Before we begin, you will need to set up a Google Console account (previously called Google Webmaster Tools), and verify your website. To do this please follow this link.

You will also need a Gmail address.

To verify your website, you can use many methods, such as your Google Analytics account, your domain provider or meta tag etc. I typically just use my Google Analytics account to verify.

Next, you should add both versions of your website, such as https://mirrorcommunications.com and https://www.mirrorcommunications.com, so you can tell Google which version you prefer. Mine is the www version, as I re-direct https to www.

Google Console Example

So what are the benefits of a Google Console Account?

Having your site verified will allow you to see site metrics, such as visitor usage - similar to Google Analytics or Google Tag Manager. It will also display the health of your website, and let you know what pages have been indexed by Google.

You will also be able to see your HTML errors, broken pages, and backlinks to your website. Most importantly, you will receive messages from Google regarding any issues with your website, such as malware or hacking warnings.

If you are hacked, or your site is de-listed, A Google Console account is the best way to get your site back up and running.

So what is Structured Data?

Structured data is additional markup you can add to your pages to display information, such as your social links, your contact information, your blog posts, or videos in a search result. This is in addition to your regular SEO markup, such as title tags, meta descriptions etc.

Structured data is a great way to get more clicks to your website and improve the look and feel of your brand in search results.

Here’s an example:

Structured Data Example - Breadcrumbs

This example above shows you how to add breadcrumbs to a search result, however, there are many more options which can be found here. (Examples include: a site link search box, corporate contact information, logos, social profiles, carousels, and videos etc.)

To learn more about structured data, please click here.

Alright, let’s add some Structured Data to your website

On our website, we have added our organizational information, logo and social links. We have also added our blog posts, as you can see from the image below.

Structured Data example inside the Google Search Console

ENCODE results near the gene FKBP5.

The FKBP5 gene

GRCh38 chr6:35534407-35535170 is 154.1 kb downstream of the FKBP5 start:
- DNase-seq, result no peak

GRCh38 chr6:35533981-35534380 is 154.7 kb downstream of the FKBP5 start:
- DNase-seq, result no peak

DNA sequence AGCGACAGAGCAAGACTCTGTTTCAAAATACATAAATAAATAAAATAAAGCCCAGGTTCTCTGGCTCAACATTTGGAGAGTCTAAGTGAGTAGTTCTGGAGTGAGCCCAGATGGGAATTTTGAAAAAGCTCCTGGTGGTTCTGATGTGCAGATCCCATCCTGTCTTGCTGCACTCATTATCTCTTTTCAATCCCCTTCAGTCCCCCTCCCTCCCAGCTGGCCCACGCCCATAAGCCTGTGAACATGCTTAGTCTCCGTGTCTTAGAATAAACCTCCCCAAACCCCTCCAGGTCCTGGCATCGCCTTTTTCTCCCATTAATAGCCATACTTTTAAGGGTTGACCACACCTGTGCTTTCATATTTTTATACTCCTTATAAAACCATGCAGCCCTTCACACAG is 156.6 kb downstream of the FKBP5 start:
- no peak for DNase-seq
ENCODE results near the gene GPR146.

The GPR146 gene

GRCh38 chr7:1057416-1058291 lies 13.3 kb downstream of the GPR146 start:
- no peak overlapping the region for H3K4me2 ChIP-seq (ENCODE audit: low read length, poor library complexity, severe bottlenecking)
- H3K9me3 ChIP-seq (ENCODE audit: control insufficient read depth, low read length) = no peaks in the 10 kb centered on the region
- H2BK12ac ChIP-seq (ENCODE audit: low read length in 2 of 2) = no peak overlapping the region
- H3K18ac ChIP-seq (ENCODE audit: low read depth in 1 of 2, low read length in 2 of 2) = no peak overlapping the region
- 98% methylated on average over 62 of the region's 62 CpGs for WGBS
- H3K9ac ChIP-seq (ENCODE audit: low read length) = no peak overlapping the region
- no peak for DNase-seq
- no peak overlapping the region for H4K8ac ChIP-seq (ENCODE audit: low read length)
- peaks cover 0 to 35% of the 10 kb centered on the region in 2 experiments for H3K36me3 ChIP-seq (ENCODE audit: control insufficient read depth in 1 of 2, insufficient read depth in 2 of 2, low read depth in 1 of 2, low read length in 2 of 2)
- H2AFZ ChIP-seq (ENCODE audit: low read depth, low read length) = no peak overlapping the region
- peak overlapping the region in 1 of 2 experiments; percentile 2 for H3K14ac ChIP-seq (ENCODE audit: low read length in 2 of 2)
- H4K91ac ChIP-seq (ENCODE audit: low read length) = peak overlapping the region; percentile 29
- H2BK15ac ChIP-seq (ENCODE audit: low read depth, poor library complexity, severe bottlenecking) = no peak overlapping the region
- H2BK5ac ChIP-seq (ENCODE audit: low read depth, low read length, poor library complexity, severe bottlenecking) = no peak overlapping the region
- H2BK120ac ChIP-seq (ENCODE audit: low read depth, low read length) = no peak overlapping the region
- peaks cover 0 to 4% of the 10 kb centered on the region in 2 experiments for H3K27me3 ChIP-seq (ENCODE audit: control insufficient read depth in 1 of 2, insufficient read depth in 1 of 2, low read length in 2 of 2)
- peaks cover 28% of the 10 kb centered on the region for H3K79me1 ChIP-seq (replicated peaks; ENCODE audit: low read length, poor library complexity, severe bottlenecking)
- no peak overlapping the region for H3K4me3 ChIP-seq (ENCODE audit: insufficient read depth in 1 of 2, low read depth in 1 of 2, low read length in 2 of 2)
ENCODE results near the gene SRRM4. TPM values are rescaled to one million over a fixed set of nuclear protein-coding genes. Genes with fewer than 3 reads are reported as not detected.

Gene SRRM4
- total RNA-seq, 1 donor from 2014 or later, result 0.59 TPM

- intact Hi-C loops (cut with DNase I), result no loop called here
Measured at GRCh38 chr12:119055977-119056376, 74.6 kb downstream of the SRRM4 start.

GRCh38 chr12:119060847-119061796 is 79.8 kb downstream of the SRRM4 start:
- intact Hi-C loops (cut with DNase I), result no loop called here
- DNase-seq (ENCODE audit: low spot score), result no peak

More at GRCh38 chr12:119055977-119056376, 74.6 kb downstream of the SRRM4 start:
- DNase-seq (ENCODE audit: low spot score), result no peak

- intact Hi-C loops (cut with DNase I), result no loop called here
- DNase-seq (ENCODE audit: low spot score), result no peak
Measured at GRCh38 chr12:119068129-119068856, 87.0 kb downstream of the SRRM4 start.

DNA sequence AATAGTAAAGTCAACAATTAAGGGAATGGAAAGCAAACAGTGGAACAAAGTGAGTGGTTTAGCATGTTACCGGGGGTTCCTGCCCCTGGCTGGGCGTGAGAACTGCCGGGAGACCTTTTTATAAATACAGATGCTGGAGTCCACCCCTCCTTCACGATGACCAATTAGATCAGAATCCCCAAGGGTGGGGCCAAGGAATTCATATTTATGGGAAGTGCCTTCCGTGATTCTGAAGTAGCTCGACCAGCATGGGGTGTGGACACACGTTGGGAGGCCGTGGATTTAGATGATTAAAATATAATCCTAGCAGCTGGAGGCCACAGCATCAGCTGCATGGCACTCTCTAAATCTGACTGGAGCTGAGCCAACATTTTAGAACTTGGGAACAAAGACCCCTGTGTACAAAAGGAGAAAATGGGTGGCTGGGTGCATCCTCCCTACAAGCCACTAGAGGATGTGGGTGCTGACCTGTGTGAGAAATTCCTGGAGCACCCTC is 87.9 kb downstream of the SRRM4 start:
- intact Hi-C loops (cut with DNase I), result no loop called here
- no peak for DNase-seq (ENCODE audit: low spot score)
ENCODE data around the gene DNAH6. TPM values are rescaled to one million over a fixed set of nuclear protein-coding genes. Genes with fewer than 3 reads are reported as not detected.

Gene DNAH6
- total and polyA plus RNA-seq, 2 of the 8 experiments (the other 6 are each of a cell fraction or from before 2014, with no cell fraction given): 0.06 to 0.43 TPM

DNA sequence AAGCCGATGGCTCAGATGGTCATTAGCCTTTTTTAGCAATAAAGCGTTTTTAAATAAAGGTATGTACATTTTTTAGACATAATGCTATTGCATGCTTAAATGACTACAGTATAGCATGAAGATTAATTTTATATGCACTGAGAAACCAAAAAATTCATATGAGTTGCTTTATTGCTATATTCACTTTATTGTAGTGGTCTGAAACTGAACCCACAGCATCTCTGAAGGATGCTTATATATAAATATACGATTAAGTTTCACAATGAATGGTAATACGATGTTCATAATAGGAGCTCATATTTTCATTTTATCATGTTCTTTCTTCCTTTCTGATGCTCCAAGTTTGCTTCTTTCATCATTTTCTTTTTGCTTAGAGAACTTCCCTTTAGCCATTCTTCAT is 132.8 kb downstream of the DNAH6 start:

To add our organizational information, we simply placed this code inside of our Application file:

Application.html.erb

<head>
<!-- Structured Data -->
 <script type="application/ld+json">
{
  "@context": "http://schema.org",
  "@type": "Organization",
  "url": "https://www.mirrorcommunications.com",
  "logo": "https://s3.amazonaws.com/mirrorco/site/img/logos/logo.png",
  "sameAs": [
    "http://www.facebook.com/mirrorcomm",
    "http://www.youtube.com/channel/UCXribSNT_9txMP3r76_kXxw",
    "https://www.linkedin.com/company/mirror-communications-canada",
    "http://twitter.com/Mirrorcomm"
  ]
}
</script>
<!-- End Structured Data -->
</head>

As far as we know it doesn’t matter if the code is placed inside the head section or not, but since it’s being displayed on every page, we decided to place it inside the head section. To find Google’s example for this, please click here, and click on "read the guide" for each section.

Now let’s add structured data to display our blog posts in search results

To view the Google guide for adding structured data for articles/blog posts, please click here.

Please note that there are slight differences if you are not using AMP (Accelerated Mobile Pages - https://www.ampproject.org). Basically, if you are not using AMP, some of the attributes are ignored.

We are not using AMP on our website, therefore as you will see from the code below, we have left off some of the tags.

Google Articles Example:

<script type="application/ld+json">
{
  "@context": "http://schema.org",
  "@type": "NewsArticle",
  "mainEntityOfPage": {
    "@type": "WebPage",
    "@id": "https://google.com/article"
  },
  "headline": "Article headline",
  "image": {
    "@type": "ImageObject",
    "url": "https://google.com/thumbnail1.jpg",
    "height": 800,
    "width": 800
  },
  "datePublished": "2015-02-05T08:00:00+08:00", # Ignored on non-amp pages
  "dateModified": "2015-02-05T09:20:00+08:00", # Ignored on non-amp pages
  "author": { # Ignored on non-amp pages
    "@type": "Person",
    "name": "John Doe" # Ignored on non-amp pages
  },
   "publisher": {    # Ignored on non-amp pages
    "@type": "Organization",
    "name": "Google",
    "logo": { # Ignored on non-amp pages
      "@type": "ImageObject",
      "url": "https://google.com/logo.jpg", # Ignored on non-amp pages
      "width": 600, # Ignored on non-amp pages
      "height": 60 # Ignored on non-amp pages
    }
  },
  "description": "A most wonderful article" # Ignored on non-amp pages
}
</script>

Our posts/show.html.erb file

<script type="application/ld+json">
{
  "@context": "http://schema.org",
  "@type": "NewsArticle",
  "mainEntityOfPage": {
    "@type": "WebPage",
    "@id": "https://google.com/article"
  },
  "headline": "<%= @post.title %>",
  "image": {
    "@type": "ImageObject",
    <% if @post.img.present? %>
    "url": "<%= @post.img.url %>",
    <% elsif @post.videothumb.present? %>
    "url": "<%= @post.videothumb %>",
    <% else %>
    <% end %>
    "height": 500,
    "width": 700
  }
}
</script>

And that’s it, please feel free to leave a comment if you have any questions!